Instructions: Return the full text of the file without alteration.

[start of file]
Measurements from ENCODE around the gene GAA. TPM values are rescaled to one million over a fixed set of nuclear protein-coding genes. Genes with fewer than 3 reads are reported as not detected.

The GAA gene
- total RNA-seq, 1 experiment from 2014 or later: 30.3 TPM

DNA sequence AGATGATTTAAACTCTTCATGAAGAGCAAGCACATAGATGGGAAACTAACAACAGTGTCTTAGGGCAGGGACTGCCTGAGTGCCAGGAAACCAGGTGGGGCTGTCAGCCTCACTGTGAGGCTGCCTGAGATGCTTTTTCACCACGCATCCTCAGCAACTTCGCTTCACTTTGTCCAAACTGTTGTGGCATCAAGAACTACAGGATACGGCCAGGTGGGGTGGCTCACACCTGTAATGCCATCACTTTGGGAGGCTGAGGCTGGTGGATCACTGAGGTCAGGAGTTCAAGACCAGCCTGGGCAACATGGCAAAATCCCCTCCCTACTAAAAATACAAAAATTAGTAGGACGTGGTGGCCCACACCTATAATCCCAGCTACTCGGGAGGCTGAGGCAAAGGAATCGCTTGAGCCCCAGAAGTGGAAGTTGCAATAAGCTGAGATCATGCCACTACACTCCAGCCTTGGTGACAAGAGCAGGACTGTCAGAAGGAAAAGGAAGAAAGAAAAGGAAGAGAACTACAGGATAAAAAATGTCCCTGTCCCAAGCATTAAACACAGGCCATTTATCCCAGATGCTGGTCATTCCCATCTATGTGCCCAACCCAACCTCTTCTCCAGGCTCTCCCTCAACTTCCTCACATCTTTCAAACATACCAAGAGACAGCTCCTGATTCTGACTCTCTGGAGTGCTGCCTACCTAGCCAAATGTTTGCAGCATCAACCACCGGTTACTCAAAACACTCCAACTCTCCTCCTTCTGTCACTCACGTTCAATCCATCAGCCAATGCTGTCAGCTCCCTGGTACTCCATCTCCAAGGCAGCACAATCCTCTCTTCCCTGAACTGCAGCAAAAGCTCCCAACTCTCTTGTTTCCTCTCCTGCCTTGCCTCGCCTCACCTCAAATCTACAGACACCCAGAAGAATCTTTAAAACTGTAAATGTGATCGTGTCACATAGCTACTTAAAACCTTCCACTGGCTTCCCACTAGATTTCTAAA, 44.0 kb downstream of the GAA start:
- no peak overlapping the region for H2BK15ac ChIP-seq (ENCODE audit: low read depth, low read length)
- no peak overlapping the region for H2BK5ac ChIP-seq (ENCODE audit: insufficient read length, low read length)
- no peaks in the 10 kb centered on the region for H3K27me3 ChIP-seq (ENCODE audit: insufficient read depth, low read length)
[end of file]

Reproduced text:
Measurements from ENCODE around the gene GAA. TPM values are rescaled to one million over a fixed set of nuclear protein-coding genes. Genes with fewer than 3 reads are reported as not detected.

The GAA gene
- total RNA-seq, 1 experiment from 2014 or later: 30.3 TPM

DNA sequence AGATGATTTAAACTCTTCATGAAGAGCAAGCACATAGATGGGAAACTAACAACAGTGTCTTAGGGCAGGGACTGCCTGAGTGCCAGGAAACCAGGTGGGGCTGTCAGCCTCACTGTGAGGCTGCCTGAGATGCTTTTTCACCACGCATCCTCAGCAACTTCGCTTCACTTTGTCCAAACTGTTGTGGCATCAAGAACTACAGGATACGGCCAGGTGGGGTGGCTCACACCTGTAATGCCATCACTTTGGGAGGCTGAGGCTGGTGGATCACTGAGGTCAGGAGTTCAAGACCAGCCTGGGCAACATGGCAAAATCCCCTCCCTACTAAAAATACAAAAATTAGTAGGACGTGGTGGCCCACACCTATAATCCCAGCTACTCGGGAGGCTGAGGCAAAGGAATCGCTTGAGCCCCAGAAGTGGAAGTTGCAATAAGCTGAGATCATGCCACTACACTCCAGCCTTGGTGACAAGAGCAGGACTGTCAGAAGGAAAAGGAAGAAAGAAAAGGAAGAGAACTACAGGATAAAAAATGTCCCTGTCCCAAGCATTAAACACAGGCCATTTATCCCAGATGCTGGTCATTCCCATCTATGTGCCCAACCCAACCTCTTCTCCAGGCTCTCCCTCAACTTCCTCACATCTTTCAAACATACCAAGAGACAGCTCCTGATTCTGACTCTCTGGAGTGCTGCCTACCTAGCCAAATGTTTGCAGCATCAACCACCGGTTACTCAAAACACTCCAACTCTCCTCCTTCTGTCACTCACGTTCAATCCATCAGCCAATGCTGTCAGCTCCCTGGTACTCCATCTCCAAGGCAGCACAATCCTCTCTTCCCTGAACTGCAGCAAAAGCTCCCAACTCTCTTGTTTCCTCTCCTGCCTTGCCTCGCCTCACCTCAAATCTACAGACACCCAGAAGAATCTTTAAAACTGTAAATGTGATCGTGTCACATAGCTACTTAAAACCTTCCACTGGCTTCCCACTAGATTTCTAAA, 44.0 kb downstream of the GAA start:
- no peak overlapping the region for H2BK15ac ChIP-seq (ENCODE audit: low read depth, low read length)
- no peak overlapping the region for H2BK5ac ChIP-seq (ENCODE audit: insufficient read length, low read length)
- no peaks in the 10 kb centered on the region for H3K27me3 ChIP-seq (ENCODE audit: insufficient read depth, low read length)